* This week on the PGA Tour, Dustin Johnson won the tournament with a score of 30-under par. Earlier in the week, Scott Scheffler shot a 59. If you played the first two rounds at -2, you didn't make the cut.

It's time to make golf hard again for the pros. Lengthen the holes even more, make the greens more difficult, the rough more punishing and expansive. Who wants to watch a golf tournament when a bogey is practically out of the question on every hole? I'm not asking for Bethpage Black every week, but can we get back to a place where, say, -13 as a winning four-round score is the rule rather than the exception?

There are sports where the best players can essentially make a mockery of the game with their domination, and I don't get how these sports, or at least the easiest events, holds fan's interest. The other example is bowling. There are other forms of bowling, one of which, candlepin bowling, I've written about here before. It's scored the same as regular bowling, except you get an additional ball each frame, and still the record score is 245.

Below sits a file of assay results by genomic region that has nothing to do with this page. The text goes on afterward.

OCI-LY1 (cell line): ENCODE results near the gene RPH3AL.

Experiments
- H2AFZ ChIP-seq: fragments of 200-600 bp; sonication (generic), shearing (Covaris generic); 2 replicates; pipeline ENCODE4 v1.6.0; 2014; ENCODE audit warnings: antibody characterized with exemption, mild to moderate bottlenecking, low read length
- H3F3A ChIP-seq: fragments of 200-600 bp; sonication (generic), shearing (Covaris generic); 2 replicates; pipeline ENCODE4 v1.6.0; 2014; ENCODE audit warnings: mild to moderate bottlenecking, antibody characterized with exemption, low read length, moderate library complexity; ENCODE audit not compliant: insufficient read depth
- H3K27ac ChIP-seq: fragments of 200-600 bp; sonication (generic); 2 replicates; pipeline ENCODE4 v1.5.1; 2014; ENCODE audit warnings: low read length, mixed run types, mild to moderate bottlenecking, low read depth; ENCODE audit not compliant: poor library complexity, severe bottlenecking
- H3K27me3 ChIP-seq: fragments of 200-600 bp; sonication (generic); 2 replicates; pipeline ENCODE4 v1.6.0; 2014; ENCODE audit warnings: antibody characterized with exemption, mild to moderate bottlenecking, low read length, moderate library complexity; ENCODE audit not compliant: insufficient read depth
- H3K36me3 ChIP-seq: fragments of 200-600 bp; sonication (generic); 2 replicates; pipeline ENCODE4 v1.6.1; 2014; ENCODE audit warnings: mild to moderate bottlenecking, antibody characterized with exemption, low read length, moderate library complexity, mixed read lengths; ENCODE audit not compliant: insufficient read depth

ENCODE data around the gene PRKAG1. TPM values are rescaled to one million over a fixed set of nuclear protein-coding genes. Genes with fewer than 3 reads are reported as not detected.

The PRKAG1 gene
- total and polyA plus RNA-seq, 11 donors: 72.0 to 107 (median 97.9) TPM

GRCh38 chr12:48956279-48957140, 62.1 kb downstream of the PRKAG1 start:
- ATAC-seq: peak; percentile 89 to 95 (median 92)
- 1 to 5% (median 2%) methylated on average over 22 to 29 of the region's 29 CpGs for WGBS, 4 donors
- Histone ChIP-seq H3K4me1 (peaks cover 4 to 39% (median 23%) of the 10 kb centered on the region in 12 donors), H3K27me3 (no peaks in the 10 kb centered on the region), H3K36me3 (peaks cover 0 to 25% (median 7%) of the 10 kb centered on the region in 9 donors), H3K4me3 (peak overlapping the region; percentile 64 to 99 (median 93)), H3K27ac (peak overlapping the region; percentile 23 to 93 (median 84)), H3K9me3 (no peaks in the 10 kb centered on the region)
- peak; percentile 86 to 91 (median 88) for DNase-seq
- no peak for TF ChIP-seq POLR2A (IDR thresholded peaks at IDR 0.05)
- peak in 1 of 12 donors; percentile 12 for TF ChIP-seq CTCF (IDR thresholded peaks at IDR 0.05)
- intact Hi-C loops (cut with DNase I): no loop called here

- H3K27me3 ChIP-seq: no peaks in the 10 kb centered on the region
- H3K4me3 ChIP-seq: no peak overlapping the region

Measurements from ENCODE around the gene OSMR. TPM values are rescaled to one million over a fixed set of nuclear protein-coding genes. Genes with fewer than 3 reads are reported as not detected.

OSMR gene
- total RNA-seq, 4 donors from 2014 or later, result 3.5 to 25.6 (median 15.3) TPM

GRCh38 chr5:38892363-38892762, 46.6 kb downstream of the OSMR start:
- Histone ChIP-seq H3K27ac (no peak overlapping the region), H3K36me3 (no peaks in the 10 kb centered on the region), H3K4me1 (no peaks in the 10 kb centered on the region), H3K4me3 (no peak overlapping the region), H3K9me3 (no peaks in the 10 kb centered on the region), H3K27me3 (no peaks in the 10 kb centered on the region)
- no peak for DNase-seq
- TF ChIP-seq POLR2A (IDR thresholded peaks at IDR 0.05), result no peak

But in the type of bowling we care about (well, no we don't, but we care about it more than any other type of bowling), people — amateurs — bowl a perfect game every damn day in non-Covid times. And yes, I know its easier to roll a 300 when it's the venue and lane that you are used to, but with all of the different oil patterns of PBA lanes, there have been 27 perfect games on the PBA tour just that made it onto television. The total number of PBA tournament perfect games, non-televised portions inclusive, is surely in the hundreds if not the thousands.

And yet, here I have a version of bowling (again, candlepin), where NO ONE HAS EVER GOTTEN WITHIN 85% OF A PERFECT GAME, and no one cares outside of states where "cod" is pronounced with a W and even worse, everyone is a Patriots fan. A damn shame, really. Anyway, #makebogiespossibleagain.